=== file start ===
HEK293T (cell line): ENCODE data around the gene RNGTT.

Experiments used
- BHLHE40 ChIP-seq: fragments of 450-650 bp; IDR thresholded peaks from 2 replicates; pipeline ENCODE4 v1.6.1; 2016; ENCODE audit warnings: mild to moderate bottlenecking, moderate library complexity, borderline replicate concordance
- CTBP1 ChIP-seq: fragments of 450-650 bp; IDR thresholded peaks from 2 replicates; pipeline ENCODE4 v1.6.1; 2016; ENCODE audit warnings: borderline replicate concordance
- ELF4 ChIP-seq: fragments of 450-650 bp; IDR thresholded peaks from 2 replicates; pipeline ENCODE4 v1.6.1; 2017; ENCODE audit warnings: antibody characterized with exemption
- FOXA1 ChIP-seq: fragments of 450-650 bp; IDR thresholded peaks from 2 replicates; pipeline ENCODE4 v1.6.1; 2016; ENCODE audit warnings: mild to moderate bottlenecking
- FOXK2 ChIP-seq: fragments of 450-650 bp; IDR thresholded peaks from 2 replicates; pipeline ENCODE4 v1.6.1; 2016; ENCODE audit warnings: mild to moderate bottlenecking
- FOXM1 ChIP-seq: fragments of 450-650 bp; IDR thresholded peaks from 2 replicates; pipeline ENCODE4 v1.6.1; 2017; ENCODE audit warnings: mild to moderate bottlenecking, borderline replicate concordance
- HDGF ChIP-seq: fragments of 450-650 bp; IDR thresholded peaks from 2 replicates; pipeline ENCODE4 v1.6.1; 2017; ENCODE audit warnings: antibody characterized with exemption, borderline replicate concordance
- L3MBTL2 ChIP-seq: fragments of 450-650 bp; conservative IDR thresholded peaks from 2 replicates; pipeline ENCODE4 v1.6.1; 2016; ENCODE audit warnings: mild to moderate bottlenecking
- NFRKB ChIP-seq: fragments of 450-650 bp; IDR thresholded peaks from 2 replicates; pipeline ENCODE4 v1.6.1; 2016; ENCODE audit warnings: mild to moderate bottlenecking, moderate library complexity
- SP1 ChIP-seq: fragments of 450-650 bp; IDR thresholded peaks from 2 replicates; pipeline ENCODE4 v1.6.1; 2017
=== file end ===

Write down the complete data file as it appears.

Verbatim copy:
HEK293T (cell line): ENCODE data around the gene RNGTT.

Experiments used
- BHLHE40 ChIP-seq: fragments of 450-650 bp; IDR thresholded peaks from 2 replicates; pipeline ENCODE4 v1.6.1; 2016; ENCODE audit warnings: mild to moderate bottlenecking, moderate library complexity, borderline replicate concordance
- CTBP1 ChIP-seq: fragments of 450-650 bp; IDR thresholded peaks from 2 replicates; pipeline ENCODE4 v1.6.1; 2016; ENCODE audit warnings: borderline replicate concordance
- ELF4 ChIP-seq: fragments of 450-650 bp; IDR thresholded peaks from 2 replicates; pipeline ENCODE4 v1.6.1; 2017; ENCODE audit warnings: antibody characterized with exemption
- FOXA1 ChIP-seq: fragments of 450-650 bp; IDR thresholded peaks from 2 replicates; pipeline ENCODE4 v1.6.1; 2016; ENCODE audit warnings: mild to moderate bottlenecking
- FOXK2 ChIP-seq: fragments of 450-650 bp; IDR thresholded peaks from 2 replicates; pipeline ENCODE4 v1.6.1; 2016; ENCODE audit warnings: mild to moderate bottlenecking
- FOXM1 ChIP-seq: fragments of 450-650 bp; IDR thresholded peaks from 2 replicates; pipeline ENCODE4 v1.6.1; 2017; ENCODE audit warnings: mild to moderate bottlenecking, borderline replicate concordance
- HDGF ChIP-seq: fragments of 450-650 bp; IDR thresholded peaks from 2 replicates; pipeline ENCODE4 v1.6.1; 2017; ENCODE audit warnings: antibody characterized with exemption, borderline replicate concordance
- L3MBTL2 ChIP-seq: fragments of 450-650 bp; conservative IDR thresholded peaks from 2 replicates; pipeline ENCODE4 v1.6.1; 2016; ENCODE audit warnings: mild to moderate bottlenecking
- NFRKB ChIP-seq: fragments of 450-650 bp; IDR thresholded peaks from 2 replicates; pipeline ENCODE4 v1.6.1; 2016; ENCODE audit warnings: mild to moderate bottlenecking, moderate library complexity
- SP1 ChIP-seq: fragments of 450-650 bp; IDR thresholded peaks from 2 replicates; pipeline ENCODE4 v1.6.1; 2017